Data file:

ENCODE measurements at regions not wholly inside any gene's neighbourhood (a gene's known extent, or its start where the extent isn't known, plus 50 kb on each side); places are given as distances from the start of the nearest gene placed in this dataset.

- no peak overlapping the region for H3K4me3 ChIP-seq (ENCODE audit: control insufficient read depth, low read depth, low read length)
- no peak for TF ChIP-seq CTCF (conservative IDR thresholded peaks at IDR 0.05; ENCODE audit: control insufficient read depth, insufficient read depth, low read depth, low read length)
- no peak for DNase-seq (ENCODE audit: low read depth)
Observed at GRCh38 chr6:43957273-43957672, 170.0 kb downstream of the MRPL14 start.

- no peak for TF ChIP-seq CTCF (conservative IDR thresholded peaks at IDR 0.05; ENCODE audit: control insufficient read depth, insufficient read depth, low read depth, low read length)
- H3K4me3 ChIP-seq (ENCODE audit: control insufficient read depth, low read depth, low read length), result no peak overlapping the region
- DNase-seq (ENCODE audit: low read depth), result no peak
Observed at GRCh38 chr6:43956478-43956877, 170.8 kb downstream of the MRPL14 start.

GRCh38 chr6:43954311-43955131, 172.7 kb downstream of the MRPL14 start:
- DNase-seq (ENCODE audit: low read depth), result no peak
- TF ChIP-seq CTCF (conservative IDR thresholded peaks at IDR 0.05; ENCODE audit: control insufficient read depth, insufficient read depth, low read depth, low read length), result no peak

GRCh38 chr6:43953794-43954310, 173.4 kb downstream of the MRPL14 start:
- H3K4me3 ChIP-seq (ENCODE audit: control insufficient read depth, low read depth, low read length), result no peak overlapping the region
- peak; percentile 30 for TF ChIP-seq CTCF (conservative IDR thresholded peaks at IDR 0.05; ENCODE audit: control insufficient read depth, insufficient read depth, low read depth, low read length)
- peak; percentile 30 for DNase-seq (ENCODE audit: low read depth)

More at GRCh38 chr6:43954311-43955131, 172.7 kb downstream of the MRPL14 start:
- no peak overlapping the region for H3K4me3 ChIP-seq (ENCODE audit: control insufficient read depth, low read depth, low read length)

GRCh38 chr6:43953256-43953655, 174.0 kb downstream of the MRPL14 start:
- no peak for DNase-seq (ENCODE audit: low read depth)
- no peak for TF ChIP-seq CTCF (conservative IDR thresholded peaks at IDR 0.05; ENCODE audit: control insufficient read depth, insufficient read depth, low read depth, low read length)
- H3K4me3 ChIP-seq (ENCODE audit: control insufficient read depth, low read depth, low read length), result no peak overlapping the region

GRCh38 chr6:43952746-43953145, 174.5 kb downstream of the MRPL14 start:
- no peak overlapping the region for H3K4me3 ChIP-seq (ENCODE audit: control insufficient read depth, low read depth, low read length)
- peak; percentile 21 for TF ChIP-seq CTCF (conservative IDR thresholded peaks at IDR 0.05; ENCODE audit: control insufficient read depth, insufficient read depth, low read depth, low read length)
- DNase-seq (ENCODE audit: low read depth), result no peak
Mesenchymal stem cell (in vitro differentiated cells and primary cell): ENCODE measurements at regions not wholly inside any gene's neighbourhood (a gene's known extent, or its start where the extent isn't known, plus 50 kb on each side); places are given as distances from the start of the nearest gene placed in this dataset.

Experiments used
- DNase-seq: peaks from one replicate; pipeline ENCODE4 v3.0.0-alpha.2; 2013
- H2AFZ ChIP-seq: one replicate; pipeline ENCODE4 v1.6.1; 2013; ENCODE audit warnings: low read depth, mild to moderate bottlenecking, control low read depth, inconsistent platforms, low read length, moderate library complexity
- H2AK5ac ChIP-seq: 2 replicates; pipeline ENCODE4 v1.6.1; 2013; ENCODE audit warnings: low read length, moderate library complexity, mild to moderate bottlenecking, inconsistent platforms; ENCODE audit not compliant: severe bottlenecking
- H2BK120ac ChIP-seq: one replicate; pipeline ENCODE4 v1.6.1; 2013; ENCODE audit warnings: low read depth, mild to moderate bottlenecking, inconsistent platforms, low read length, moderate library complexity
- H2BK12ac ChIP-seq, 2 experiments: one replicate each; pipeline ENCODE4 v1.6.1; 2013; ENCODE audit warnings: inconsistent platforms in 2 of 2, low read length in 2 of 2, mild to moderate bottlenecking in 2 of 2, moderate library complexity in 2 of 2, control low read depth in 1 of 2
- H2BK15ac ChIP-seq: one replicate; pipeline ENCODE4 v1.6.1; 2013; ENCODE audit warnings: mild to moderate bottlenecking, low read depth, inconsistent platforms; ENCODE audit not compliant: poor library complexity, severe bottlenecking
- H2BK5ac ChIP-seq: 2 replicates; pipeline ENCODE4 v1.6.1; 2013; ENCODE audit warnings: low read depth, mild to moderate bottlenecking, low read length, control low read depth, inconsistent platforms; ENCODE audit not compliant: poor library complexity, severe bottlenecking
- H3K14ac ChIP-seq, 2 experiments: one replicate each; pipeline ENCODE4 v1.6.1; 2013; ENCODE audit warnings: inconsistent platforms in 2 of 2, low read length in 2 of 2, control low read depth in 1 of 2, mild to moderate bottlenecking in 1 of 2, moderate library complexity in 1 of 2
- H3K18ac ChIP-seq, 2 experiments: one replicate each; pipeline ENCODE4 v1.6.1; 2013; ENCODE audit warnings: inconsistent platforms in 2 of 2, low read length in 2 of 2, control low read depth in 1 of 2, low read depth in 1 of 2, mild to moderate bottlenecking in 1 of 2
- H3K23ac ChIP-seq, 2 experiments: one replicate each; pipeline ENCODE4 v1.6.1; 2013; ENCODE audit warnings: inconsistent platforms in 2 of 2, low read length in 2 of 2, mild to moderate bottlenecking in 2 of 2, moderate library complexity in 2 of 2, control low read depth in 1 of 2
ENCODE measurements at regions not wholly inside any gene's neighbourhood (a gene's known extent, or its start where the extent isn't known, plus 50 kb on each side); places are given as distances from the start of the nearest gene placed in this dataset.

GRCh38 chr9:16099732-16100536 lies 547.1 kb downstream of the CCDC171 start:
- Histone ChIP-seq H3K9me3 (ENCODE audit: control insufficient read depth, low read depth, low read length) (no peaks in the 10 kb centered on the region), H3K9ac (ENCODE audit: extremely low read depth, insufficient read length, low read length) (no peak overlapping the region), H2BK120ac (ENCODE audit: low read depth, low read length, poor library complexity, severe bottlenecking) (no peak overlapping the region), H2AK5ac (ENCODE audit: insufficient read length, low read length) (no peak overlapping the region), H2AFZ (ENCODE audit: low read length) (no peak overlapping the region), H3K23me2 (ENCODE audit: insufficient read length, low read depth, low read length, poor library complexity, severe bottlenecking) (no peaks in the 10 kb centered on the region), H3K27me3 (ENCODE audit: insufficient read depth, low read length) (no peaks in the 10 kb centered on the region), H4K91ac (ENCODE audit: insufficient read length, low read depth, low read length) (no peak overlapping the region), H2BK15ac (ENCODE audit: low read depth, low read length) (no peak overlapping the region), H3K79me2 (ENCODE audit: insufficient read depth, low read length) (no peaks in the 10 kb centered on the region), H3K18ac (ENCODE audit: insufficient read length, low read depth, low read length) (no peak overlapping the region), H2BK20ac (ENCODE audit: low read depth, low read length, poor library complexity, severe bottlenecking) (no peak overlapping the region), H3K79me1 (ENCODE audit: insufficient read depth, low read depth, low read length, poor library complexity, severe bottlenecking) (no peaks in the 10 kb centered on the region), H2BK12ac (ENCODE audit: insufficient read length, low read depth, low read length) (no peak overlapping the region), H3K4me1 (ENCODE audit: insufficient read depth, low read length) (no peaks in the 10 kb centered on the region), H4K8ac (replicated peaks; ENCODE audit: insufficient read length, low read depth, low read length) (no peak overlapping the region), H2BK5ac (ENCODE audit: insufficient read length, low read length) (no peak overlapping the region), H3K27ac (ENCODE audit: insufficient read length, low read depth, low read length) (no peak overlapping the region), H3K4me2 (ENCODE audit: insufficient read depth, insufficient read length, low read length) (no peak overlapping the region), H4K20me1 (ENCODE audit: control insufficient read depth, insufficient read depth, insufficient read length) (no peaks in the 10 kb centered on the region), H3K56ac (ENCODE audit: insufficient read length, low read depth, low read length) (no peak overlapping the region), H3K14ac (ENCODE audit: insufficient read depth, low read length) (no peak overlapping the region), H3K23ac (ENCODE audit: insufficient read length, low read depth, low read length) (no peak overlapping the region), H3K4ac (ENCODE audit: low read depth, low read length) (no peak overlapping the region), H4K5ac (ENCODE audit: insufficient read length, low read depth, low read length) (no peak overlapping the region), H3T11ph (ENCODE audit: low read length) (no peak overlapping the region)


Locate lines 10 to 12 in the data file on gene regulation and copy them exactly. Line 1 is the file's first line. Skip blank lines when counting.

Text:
GRCh38 chr6:43954311-43955131, 172.7 kb downstream of the MRPL14 start:
- DNase-seq (ENCODE audit: low read depth), result no peak
- TF ChIP-seq CTCF (conservative IDR thresholded peaks at IDR 0.05; ENCODE audit: control insufficient read depth, insufficient read depth, low read depth, low read length), result no peak